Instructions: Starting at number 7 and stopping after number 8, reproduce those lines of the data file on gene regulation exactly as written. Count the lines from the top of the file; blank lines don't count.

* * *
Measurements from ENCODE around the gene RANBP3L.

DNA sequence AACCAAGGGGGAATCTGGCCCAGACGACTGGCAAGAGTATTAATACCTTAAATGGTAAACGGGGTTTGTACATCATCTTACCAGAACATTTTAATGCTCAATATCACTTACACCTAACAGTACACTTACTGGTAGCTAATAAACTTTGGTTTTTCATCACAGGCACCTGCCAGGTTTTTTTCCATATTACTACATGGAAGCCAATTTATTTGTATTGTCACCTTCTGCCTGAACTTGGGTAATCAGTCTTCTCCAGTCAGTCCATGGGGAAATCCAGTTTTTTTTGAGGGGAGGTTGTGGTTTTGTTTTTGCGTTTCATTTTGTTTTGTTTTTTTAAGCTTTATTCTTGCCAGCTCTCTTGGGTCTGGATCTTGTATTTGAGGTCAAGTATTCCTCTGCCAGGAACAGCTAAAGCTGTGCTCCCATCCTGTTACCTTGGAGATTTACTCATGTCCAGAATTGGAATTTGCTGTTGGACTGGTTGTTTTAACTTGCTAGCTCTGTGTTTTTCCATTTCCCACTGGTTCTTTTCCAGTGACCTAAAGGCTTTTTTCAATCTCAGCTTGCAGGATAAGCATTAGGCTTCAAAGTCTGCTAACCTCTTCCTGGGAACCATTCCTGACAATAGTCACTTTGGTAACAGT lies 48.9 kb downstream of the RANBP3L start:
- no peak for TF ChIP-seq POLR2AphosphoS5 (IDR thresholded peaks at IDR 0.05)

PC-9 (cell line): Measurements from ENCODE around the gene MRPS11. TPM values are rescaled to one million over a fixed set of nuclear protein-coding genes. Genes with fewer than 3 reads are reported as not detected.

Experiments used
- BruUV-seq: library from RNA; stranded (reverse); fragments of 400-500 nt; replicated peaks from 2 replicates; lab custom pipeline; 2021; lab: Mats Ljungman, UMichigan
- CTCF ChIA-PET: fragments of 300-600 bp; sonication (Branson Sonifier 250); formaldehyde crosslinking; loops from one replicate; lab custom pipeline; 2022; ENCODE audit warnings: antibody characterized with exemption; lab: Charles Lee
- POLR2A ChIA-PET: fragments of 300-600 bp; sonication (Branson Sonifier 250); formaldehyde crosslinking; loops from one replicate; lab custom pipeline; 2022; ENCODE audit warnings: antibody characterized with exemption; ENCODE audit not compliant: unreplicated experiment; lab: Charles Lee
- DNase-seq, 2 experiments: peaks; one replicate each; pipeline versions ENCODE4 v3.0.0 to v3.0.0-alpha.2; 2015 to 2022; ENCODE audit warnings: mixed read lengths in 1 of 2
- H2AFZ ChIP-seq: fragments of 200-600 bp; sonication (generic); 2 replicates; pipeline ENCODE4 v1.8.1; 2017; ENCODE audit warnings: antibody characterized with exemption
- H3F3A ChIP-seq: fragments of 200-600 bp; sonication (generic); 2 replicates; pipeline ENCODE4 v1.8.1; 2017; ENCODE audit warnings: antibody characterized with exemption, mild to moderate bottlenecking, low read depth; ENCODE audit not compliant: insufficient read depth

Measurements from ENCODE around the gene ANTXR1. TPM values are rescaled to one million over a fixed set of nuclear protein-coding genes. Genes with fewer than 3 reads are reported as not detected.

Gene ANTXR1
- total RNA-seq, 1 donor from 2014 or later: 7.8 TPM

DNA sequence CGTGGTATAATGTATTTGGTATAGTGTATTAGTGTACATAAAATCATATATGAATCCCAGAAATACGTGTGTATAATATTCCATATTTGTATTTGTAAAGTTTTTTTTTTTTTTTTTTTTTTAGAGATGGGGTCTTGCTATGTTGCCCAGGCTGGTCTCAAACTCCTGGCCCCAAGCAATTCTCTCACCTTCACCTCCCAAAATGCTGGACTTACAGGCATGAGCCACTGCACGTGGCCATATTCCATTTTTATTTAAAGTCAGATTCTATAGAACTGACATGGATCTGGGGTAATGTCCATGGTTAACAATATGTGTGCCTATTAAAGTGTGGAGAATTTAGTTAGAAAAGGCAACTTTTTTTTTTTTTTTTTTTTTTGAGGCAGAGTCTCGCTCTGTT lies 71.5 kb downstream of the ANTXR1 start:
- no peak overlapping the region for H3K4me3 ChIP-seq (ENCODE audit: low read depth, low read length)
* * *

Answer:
- CTCF ChIA-PET: fragments of 300-600 bp; sonication (Branson Sonifier 250); formaldehyde crosslinking; loops from one replicate; lab custom pipeline; 2022; ENCODE audit warnings: antibody characterized with exemption; lab: Charles Lee
- POLR2A ChIA-PET: fragments of 300-600 bp; sonication (Branson Sonifier 250); formaldehyde crosslinking; loops from one replicate; lab custom pipeline; 2022; ENCODE audit warnings: antibody characterized with exemption; ENCODE audit not compliant: unreplicated experiment; lab: Charles Lee